Last Thursday, Debra Kirby and I publicly presented the results of our final report on the Ann Arbor Police Department’s (AAPD) community engagement practices to both the community and the Human Rights Commission, with the Mayor and City Council in attendance. The report outlined that the AAPD is a good police agency that — like most police agencies— can improve, particularly in the areas of engagement, transparency and dialogue with its community.
I was moved by the passion I witnessed and the range of perspective that was shared. This included the fact that some members of the community criticized our approach, our methodology and what they described as our bias toward supporting the police. I disagreed with that characterization, but I recognized it as a valid perspective. Overall, the period of community comment was truly illuminating.
Building Blocks for Trust
Our practice is deeply engaged in assessing the mistrust that exists in many communities, and I personally spend a lot of time thinking about how we, as a society, can work together to repair that dynamic. Our meeting in Ann Arbor brought forward some of the ongoing issues that law enforcement and their communities face in developing fair, consistent police practices supported by transparency and mutual trust and engagement.
In the hopes of beginning a constructive dialogue, I approached a small group after the meeting who had demanded change and had offered a blistering critique of our work. I wanted to commend the individuals on their genuine enthusiasm regarding this issue and attempt to start a discussion about the importance of their work, beliefs and voice, despite our disagreement regarding my team’s approach.
And while we had just laid the groundwork for significant, groundbreaking changes to re-organize Ann Arbor’s policing strategy and drive community involvement, some members of the community did not see that; they wanted drastic change, and they wanted it now.
Change in Policing – It Is Not All or Nothing
Change is hard—and it takes time. Like a marriage, it requires commitment to a future that is more important than any individual goal, and it can’t be done alone. It requires mutual agreement on what success looks like for all aspects of the community, and the understanding that lasting change that improves everyone’s lives is always better than quick, drastic, punitive change, which we have seen repeatedly fail. It requires that both sides listen to one another, even if it means coming back to the table many times to develop a level of trust that allows mistakes to be made — and they will be made — that are used to learn, improve and progress.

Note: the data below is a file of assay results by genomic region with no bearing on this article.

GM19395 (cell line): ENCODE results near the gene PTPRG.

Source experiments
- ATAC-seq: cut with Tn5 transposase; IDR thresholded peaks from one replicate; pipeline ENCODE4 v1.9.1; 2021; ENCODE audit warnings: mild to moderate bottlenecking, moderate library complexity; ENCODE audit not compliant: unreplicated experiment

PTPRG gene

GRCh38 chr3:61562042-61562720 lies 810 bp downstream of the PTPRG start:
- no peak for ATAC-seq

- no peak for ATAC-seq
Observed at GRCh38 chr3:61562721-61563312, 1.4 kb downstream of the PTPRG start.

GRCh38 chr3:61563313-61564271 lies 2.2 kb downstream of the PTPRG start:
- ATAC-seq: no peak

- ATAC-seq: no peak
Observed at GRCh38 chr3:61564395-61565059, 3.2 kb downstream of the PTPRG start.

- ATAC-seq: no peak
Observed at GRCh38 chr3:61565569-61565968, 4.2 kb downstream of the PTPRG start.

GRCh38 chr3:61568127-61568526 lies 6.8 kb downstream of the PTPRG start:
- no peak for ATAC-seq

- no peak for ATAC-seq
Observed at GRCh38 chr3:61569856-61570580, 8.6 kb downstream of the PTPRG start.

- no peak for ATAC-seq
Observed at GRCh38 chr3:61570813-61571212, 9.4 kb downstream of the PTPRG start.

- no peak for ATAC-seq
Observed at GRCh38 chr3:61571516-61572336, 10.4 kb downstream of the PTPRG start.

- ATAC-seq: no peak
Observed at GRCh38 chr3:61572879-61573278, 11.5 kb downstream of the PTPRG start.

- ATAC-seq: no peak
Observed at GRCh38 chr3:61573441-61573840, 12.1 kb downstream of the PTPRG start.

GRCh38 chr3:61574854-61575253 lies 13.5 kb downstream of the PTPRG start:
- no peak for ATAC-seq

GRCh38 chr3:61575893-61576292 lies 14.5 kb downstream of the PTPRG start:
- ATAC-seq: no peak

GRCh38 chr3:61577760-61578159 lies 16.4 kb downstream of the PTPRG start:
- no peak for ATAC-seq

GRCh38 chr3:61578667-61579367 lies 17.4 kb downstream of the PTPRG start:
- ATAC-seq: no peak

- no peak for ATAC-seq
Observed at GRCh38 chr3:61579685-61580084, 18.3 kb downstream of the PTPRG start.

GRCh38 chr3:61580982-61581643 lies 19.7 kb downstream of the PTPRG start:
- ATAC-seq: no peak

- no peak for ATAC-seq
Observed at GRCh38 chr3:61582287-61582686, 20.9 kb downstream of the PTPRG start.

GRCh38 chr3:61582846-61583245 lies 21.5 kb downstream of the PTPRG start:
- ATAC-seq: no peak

Can change in policing happen quickly? In some cases, absolutely. For example, most professional police agencies recognize that police pursuits cause more harm than good, and have either banned them entirely or restricted them substantially. After Ferguson, many agencies saw that while the use of military equipment in policing may keep officers safe, it destroys community trust—this led to many communities and police departments across the country quickly discontinuing their use.
The issue at hand is one driven by perceptions and beliefs – actions by the police may be designed to keep officers safe and be legally correct, but they are often severe and, in some communities, have disparate impact, especially on minority groups. When people feel that they have been wronged — repeatedly — over a long period of time, anger, resentment and mistrust is natural. Change in these areas requires ownership, hard work, the ability to hold politicians and others accountable, and the willingness to openly discuss issues, viewpoints and solutions.
Encouraging Engagement and Dialogue
At Hillard Heintze, we recognize the most important factor in driving change is to promote open and honest dialogue like that at the Ann Arbor meeting – even if the conversations are uncomfortable. If we don’t listen, acknowledge and respect the viewpoints of all affected by a problem, we cannot find a common-ground solution. I have devoted most of my professional career to police service – but that does not mean that I or any other police officer cannot be part of the change to build community trust, dialogue and direct engagement on how police serve the community. Police see the need for change, and many officers and their families have directly experienced the issues that challenge our trust in law enforcement.
Just as the problems have emerged over time, so will the solutions. Not every stakeholder to the problem shares an identical perspective.
Effective policing only occurs with the consent of the people, and the responsibility for successful law enforcement is shared between the police and the community. The process needs to be mutually owned. That mutual ownership requires us to collectively understand that developing good police-community relationships is not about “them” – it is about “us,” and we all have to listen, especially when we disagree.
In the end, we are encouraged by the Ann Arbor presentation and subsequent discussions. The Mayor, City Council, Human Right Commission and members of the community were fully engaged and challenged many of our findings in a way that represented real commitment and a true desire to drive change. Because of this, I am optimistic that Ann Arbor is on a path to become a model for community-defined and engaged policing.